How To Winterize Your Plumbing

how to winterize your plumbing - haye's plumbing

Though it may be unseasonably warm out for this time of year, don’t let that lovely mid-afternoon heat lull you into a false sense of security.

It’s been a long time since high school so we won’t blame you if you don’t remember that when the temperature in and around your pipes drops below zero – even for a relatively short period – water in those pipes is going to freeze. When expands when it freezes and even a little bit of movement can be enough to cause a pipe to fracture or burst.

So, although the sun may be shining, we all know that the weather can take a turn for the worse at a moments notice, and you – and your wallet – do not want to be caught unprepared. If you haven’t already, now is the time to prep your plumbing to get you through another long, cold winter without disaster.

  • Fill holes and cracks along the outside walls and foundation of your home with foam insulation or caulking to help keep cold air from entering the home.
  • In any and all unheated areas, insulate pipes that are likely to freeze by wrapping them in insulation tubes made of polyethylene or fibreglass, heat tape, or wrap with heat-conducting wire.
  • Even interior pipes are subject to freezing, especially those that have cold air blowing on them. Make sure your pipes are well insulated by closing any crawl space vents and stuffing insulation over the openings.
  • Bathroom or laundry rooms located above or next to a garage are vulnerable as the insulation may not be as thick – keep the garage door closed to maintain heat.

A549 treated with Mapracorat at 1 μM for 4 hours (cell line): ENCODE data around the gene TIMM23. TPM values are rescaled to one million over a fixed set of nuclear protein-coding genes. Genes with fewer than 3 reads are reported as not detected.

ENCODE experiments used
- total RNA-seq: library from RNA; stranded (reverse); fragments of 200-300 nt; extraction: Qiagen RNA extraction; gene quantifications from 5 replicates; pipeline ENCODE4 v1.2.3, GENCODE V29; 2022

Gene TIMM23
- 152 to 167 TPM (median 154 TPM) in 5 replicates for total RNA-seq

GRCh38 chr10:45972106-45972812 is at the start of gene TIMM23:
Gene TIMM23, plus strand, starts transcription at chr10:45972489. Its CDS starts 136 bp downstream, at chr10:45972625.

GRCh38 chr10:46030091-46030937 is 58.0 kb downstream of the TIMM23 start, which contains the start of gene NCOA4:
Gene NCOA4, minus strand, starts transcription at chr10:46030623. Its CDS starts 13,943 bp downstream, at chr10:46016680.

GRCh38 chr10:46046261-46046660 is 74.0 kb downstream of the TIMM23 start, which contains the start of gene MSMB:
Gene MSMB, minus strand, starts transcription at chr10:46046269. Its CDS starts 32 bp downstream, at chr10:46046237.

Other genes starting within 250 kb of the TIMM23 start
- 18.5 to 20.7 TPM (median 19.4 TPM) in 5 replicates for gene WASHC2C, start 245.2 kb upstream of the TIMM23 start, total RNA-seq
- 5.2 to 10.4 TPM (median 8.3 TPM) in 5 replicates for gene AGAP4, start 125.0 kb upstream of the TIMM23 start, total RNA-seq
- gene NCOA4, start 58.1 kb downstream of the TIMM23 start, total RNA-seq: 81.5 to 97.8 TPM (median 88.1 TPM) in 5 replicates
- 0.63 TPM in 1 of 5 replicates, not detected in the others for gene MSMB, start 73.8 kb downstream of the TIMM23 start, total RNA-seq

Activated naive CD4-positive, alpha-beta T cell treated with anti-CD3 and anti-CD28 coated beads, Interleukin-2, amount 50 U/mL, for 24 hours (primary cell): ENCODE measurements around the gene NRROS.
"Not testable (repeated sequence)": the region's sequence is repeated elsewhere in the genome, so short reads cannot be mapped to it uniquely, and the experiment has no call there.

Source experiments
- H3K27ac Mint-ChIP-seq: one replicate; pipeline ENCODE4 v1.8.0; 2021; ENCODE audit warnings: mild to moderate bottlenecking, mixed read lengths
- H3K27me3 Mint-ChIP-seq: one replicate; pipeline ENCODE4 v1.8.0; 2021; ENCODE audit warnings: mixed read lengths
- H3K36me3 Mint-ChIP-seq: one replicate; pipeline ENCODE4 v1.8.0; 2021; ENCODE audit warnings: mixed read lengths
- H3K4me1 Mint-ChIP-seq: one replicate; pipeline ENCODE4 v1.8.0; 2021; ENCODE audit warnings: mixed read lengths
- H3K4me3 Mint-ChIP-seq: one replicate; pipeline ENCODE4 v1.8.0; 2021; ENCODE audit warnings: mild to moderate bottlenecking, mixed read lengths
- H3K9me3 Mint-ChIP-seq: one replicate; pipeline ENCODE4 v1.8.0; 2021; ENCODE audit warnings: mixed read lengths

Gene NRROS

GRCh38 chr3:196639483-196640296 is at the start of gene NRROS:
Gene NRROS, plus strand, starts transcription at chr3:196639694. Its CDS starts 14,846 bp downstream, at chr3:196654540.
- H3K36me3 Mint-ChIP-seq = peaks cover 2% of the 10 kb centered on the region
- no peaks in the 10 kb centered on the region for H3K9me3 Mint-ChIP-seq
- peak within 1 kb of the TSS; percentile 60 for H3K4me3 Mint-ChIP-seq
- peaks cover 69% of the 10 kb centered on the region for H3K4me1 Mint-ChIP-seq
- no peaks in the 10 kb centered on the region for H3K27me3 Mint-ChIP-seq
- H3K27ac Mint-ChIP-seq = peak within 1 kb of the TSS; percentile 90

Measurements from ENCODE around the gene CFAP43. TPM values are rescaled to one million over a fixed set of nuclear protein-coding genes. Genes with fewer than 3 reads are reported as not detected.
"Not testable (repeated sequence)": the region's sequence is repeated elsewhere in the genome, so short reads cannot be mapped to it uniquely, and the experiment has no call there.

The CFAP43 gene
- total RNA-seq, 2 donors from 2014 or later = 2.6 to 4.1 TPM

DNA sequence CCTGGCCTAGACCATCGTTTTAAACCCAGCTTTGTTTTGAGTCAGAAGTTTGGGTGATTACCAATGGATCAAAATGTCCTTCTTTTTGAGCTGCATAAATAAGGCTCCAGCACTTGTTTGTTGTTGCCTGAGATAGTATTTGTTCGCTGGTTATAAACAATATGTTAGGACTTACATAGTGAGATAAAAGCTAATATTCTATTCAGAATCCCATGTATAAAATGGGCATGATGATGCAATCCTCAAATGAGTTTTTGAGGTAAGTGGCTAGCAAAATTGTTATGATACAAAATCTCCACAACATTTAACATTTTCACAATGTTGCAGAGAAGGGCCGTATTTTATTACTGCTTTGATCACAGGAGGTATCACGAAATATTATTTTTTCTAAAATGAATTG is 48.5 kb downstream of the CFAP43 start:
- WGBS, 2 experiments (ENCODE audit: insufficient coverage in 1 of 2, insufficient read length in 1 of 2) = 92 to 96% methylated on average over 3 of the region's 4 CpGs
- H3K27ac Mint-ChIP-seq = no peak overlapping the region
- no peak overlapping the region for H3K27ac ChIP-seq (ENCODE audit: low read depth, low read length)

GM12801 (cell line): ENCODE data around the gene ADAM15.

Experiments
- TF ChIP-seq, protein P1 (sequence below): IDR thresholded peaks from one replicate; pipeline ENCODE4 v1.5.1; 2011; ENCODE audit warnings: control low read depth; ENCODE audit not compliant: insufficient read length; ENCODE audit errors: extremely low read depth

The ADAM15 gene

• Where bathroom pipes run along an outside exterior wall, open the cabinet or vanity doors to allow heat inside. Using a fan to circulate air near the pipes or plugging in a small space heater for extra heat may also help.
  • On those nights when the temperature is expected to dip below zero, turn on faucets along the exterior walls and let them drop. This can eliminate any pressure that can build up between the faucet and an ice blockage, so even if the pipe does free it is less likely to burst.
  • If you’re heading out of town for the winter, never turn off the heat. You may be concerned about your electricity bill, but maintaining the interior temperature at at least 55 degrees will keep pipes from getting cold enough to freeze – the damage of which would cost a lot more to repair.

Leave a Reply

Your email address will not be published. Required fields are marked *